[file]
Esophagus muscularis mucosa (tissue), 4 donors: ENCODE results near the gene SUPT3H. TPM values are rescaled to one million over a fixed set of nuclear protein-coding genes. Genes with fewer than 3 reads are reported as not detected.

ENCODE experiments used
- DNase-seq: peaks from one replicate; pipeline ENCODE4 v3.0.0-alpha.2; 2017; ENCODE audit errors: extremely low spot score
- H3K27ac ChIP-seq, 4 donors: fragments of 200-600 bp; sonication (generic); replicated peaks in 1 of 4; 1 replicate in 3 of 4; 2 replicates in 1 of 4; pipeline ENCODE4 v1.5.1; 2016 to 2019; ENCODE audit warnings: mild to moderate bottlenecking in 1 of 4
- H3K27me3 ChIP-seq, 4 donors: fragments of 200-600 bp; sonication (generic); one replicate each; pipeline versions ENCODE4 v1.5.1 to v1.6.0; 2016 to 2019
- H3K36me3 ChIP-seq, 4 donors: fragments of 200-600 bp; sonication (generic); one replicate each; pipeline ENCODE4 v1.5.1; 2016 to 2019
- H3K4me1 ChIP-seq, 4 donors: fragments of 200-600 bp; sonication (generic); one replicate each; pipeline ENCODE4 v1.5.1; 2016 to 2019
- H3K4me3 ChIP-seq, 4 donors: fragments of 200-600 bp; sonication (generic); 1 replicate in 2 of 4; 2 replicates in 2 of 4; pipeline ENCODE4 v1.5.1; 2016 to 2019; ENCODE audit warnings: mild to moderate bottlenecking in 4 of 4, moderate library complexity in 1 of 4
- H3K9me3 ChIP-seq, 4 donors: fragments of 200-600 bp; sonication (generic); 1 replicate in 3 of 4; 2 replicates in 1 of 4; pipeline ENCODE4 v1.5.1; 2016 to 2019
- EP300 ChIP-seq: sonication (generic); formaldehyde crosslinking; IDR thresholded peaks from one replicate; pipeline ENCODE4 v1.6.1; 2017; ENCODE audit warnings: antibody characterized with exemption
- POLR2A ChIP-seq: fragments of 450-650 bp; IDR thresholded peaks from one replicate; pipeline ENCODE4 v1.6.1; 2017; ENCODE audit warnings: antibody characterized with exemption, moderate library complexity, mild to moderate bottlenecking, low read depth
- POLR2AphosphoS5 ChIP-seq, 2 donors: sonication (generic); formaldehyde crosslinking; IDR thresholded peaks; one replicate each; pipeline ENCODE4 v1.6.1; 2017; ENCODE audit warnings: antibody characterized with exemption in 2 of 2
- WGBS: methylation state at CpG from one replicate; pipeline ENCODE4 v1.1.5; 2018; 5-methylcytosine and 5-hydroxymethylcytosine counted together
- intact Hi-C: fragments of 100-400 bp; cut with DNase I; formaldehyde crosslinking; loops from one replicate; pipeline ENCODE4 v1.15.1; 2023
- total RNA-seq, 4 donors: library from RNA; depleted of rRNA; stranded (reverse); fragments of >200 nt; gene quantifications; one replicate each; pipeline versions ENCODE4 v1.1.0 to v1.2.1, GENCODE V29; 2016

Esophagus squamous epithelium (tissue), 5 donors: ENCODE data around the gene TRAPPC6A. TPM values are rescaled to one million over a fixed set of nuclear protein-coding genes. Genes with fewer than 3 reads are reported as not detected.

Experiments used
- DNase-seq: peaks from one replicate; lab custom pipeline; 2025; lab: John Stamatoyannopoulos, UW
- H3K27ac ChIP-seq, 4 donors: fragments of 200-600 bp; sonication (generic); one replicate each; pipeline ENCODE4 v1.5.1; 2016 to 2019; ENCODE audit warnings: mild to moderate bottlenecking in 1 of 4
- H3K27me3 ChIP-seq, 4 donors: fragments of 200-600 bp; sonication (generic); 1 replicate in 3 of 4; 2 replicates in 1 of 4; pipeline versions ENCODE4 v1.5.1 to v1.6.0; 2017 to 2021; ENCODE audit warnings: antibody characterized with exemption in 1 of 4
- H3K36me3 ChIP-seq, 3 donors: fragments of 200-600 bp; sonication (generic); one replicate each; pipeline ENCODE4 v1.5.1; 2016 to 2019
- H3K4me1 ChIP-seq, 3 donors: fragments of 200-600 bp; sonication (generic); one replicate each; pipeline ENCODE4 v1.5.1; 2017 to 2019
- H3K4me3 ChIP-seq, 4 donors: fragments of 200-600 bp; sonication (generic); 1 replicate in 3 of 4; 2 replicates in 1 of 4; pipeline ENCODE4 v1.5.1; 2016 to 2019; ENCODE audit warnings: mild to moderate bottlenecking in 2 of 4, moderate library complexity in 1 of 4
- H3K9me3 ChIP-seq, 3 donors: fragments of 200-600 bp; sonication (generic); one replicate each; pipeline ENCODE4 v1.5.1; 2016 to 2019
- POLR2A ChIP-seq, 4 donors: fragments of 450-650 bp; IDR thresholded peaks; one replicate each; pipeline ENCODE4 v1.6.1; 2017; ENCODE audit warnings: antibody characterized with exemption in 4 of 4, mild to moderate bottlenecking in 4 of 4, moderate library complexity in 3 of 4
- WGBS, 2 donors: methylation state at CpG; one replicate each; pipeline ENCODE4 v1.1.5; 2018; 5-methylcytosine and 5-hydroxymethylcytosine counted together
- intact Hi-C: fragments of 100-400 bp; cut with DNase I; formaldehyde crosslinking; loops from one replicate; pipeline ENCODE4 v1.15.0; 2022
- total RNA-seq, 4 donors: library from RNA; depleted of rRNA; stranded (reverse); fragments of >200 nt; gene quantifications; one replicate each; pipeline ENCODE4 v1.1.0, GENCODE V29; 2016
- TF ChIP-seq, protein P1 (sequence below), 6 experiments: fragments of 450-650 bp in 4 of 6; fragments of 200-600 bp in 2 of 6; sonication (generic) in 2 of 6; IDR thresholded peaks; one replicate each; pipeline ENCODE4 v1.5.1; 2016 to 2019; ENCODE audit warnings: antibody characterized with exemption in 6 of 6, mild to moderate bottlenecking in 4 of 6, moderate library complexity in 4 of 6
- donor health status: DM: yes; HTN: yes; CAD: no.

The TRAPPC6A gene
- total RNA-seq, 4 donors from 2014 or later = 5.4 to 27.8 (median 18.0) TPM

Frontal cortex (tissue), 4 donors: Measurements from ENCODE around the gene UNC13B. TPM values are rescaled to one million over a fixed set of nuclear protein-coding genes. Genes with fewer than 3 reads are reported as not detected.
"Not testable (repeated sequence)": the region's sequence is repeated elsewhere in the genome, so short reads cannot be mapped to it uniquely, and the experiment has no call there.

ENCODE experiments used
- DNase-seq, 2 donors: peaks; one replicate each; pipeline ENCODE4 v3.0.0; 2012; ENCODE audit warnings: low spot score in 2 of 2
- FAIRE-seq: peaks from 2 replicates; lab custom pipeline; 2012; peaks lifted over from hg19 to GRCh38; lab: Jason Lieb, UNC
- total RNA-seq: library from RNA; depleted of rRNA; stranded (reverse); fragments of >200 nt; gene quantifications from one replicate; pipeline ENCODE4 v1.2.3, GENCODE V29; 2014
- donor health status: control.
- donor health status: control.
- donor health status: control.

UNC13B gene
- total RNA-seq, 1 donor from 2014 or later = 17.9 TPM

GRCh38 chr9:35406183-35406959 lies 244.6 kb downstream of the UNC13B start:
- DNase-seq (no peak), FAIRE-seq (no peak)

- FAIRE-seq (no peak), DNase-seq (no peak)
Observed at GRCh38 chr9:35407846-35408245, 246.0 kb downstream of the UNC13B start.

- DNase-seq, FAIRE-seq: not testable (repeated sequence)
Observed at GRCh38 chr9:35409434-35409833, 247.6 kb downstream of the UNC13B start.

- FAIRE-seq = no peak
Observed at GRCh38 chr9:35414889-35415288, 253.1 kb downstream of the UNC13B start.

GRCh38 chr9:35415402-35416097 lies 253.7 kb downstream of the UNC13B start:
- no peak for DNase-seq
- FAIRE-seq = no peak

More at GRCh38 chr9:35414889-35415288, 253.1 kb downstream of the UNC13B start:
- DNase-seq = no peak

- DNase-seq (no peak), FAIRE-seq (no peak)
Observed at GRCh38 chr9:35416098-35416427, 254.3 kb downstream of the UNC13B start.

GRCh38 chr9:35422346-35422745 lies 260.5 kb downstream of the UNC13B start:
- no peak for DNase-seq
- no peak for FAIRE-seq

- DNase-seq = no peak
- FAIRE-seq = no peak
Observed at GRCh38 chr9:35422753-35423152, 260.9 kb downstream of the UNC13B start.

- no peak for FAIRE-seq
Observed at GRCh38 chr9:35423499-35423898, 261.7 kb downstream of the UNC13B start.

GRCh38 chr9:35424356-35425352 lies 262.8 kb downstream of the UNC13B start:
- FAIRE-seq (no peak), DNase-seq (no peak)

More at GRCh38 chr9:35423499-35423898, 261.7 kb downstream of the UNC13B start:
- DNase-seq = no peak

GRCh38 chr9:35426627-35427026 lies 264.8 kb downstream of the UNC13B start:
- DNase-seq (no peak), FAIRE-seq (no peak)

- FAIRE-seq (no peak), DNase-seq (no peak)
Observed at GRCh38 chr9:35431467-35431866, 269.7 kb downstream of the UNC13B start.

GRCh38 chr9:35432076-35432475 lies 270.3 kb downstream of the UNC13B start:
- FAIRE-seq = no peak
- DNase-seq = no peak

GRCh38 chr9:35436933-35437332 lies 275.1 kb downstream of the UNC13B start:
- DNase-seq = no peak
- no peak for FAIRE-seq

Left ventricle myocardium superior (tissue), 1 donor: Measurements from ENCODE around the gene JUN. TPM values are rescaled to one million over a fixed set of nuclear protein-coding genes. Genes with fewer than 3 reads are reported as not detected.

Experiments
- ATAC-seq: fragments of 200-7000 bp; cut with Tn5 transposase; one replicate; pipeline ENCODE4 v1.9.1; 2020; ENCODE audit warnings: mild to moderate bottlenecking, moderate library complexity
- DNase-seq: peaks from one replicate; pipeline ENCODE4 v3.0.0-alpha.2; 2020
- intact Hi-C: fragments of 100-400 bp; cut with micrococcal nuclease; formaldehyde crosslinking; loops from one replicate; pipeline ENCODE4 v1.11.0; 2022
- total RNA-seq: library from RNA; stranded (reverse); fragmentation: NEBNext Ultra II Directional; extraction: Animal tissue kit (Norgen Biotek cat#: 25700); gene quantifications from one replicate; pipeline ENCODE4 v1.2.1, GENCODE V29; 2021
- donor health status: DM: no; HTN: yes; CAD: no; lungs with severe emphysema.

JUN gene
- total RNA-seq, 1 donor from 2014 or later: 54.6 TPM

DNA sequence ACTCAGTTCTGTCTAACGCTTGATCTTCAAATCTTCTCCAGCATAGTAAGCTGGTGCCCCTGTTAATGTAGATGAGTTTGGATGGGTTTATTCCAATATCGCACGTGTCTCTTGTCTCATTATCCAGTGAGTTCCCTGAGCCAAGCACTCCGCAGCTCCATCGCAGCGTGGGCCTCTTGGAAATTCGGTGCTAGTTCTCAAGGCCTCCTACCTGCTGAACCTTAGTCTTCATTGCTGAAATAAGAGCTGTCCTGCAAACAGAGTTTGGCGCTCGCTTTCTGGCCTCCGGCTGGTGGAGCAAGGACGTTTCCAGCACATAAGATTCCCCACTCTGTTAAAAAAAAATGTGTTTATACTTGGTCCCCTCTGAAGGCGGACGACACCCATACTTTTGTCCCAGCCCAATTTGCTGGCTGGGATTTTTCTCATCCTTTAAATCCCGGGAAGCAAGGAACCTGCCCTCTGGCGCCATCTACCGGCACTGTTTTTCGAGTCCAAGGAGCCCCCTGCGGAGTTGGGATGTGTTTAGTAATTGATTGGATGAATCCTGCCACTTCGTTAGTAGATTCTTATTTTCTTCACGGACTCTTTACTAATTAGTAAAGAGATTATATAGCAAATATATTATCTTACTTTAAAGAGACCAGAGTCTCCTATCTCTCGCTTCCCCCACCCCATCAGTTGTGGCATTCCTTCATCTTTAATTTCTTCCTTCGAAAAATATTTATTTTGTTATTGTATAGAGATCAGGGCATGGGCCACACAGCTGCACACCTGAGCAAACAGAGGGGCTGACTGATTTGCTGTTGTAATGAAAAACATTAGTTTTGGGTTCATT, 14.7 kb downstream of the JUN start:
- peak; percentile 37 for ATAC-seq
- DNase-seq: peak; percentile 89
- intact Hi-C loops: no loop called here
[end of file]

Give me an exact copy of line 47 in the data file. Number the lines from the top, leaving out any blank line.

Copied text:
Observed at GRCh38 chr9:35407846-35408245, 246.0 kb downstream of the UNC13B start.